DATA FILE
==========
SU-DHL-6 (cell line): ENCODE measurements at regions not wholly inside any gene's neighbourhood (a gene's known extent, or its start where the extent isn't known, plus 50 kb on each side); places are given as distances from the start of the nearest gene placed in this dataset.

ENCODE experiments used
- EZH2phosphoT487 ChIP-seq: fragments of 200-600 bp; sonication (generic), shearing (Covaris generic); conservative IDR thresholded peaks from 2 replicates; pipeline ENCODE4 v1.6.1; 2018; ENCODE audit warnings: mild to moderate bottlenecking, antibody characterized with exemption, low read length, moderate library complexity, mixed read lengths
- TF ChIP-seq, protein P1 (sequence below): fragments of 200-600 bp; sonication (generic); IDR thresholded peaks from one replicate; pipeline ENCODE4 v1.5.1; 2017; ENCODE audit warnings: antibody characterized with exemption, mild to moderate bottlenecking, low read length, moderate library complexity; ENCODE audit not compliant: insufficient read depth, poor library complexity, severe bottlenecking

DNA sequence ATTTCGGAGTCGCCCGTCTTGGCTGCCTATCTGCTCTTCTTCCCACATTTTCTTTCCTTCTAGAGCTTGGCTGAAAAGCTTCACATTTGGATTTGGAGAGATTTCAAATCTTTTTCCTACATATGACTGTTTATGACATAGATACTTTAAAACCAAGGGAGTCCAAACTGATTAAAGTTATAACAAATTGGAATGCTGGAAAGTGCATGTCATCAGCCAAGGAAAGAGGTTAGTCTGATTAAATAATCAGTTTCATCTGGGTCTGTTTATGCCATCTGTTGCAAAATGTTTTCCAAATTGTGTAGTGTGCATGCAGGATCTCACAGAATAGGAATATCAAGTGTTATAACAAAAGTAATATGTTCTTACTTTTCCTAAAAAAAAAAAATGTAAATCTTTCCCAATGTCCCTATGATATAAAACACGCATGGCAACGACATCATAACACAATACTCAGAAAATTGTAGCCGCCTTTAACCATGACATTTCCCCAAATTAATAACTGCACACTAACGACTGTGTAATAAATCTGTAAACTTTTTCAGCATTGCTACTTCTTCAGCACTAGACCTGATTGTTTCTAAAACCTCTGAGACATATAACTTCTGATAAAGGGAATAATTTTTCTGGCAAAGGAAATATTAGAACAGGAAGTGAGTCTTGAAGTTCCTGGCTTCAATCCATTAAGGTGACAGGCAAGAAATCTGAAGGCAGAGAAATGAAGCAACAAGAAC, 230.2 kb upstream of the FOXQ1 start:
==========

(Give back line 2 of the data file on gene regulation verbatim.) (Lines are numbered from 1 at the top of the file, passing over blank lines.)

ENCODE experiments used